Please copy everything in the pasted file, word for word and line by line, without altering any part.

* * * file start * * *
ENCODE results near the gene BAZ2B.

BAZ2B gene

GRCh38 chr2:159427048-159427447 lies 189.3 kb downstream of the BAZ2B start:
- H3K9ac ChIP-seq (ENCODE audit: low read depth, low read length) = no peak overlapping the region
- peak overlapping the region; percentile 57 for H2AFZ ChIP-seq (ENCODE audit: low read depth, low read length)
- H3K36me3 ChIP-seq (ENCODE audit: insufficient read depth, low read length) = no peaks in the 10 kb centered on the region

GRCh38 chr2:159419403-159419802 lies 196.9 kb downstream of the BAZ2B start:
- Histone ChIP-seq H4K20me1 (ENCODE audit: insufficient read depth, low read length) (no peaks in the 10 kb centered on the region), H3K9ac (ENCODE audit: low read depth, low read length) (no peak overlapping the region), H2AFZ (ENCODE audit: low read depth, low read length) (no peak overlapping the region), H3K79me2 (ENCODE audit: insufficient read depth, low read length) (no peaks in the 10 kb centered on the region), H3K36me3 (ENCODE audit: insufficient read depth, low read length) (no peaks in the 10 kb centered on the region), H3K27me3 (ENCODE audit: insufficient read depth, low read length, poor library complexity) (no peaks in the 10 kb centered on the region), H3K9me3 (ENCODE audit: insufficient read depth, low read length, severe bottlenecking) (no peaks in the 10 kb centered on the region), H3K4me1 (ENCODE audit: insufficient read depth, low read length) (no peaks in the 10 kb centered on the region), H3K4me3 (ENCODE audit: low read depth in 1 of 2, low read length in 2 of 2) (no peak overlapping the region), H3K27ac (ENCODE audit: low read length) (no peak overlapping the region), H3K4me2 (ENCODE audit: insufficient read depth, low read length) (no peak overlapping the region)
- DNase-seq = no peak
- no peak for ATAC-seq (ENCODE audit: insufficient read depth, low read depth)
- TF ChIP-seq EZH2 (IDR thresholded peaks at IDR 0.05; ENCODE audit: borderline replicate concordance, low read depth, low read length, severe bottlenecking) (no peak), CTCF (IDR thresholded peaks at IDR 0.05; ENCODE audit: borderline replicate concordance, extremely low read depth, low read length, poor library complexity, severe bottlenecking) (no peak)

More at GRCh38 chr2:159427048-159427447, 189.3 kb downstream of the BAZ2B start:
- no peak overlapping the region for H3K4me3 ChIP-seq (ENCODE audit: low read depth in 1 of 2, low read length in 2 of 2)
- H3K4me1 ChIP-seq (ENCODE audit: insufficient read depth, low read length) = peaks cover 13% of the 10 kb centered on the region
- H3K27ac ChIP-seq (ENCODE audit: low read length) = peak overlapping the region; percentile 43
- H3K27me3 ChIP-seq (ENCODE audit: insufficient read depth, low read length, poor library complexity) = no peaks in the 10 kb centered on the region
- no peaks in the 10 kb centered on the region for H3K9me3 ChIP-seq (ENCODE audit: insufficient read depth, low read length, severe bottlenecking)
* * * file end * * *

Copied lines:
ENCODE results near the gene BAZ2B.

BAZ2B gene

GRCh38 chr2:159427048-159427447 lies 189.3 kb downstream of the BAZ2B start:
- H3K9ac ChIP-seq (ENCODE audit: low read depth, low read length) = no peak overlapping the region
- peak overlapping the region; percentile 57 for H2AFZ ChIP-seq (ENCODE audit: low read depth, low read length)
- H3K36me3 ChIP-seq (ENCODE audit: insufficient read depth, low read length) = no peaks in the 10 kb centered on the region

GRCh38 chr2:159419403-159419802 lies 196.9 kb downstream of the BAZ2B start:
- Histone ChIP-seq H4K20me1 (ENCODE audit: insufficient read depth, low read length) (no peaks in the 10 kb centered on the region), H3K9ac (ENCODE audit: low read depth, low read length) (no peak overlapping the region), H2AFZ (ENCODE audit: low read depth, low read length) (no peak overlapping the region), H3K79me2 (ENCODE audit: insufficient read depth, low read length) (no peaks in the 10 kb centered on the region), H3K36me3 (ENCODE audit: insufficient read depth, low read length) (no peaks in the 10 kb centered on the region), H3K27me3 (ENCODE audit: insufficient read depth, low read length, poor library complexity) (no peaks in the 10 kb centered on the region), H3K9me3 (ENCODE audit: insufficient read depth, low read length, severe bottlenecking) (no peaks in the 10 kb centered on the region), H3K4me1 (ENCODE audit: insufficient read depth, low read length) (no peaks in the 10 kb centered on the region), H3K4me3 (ENCODE audit: low read depth in 1 of 2, low read length in 2 of 2) (no peak overlapping the region), H3K27ac (ENCODE audit: low read length) (no peak overlapping the region), H3K4me2 (ENCODE audit: insufficient read depth, low read length) (no peak overlapping the region)
- DNase-seq = no peak
- no peak for ATAC-seq (ENCODE audit: insufficient read depth, low read depth)
- TF ChIP-seq EZH2 (IDR thresholded peaks at IDR 0.05; ENCODE audit: borderline replicate concordance, low read depth, low read length, severe bottlenecking) (no peak), CTCF (IDR thresholded peaks at IDR 0.05; ENCODE audit: borderline replicate concordance, extremely low read depth, low read length, poor library complexity, severe bottlenecking) (no peak)

More at GRCh38 chr2:159427048-159427447, 189.3 kb downstream of the BAZ2B start:
- no peak overlapping the region for H3K4me3 ChIP-seq (ENCODE audit: low read depth in 1 of 2, low read length in 2 of 2)
- H3K4me1 ChIP-seq (ENCODE audit: insufficient read depth, low read length) = peaks cover 13% of the 10 kb centered on the region
- H3K27ac ChIP-seq (ENCODE audit: low read length) = peak overlapping the region; percentile 43
- H3K27me3 ChIP-seq (ENCODE audit: insufficient read depth, low read length, poor library complexity) = no peaks in the 10 kb centered on the region
- no peaks in the 10 kb centered on the region for H3K9me3 ChIP-seq (ENCODE audit: insufficient read depth, low read length, severe bottlenecking)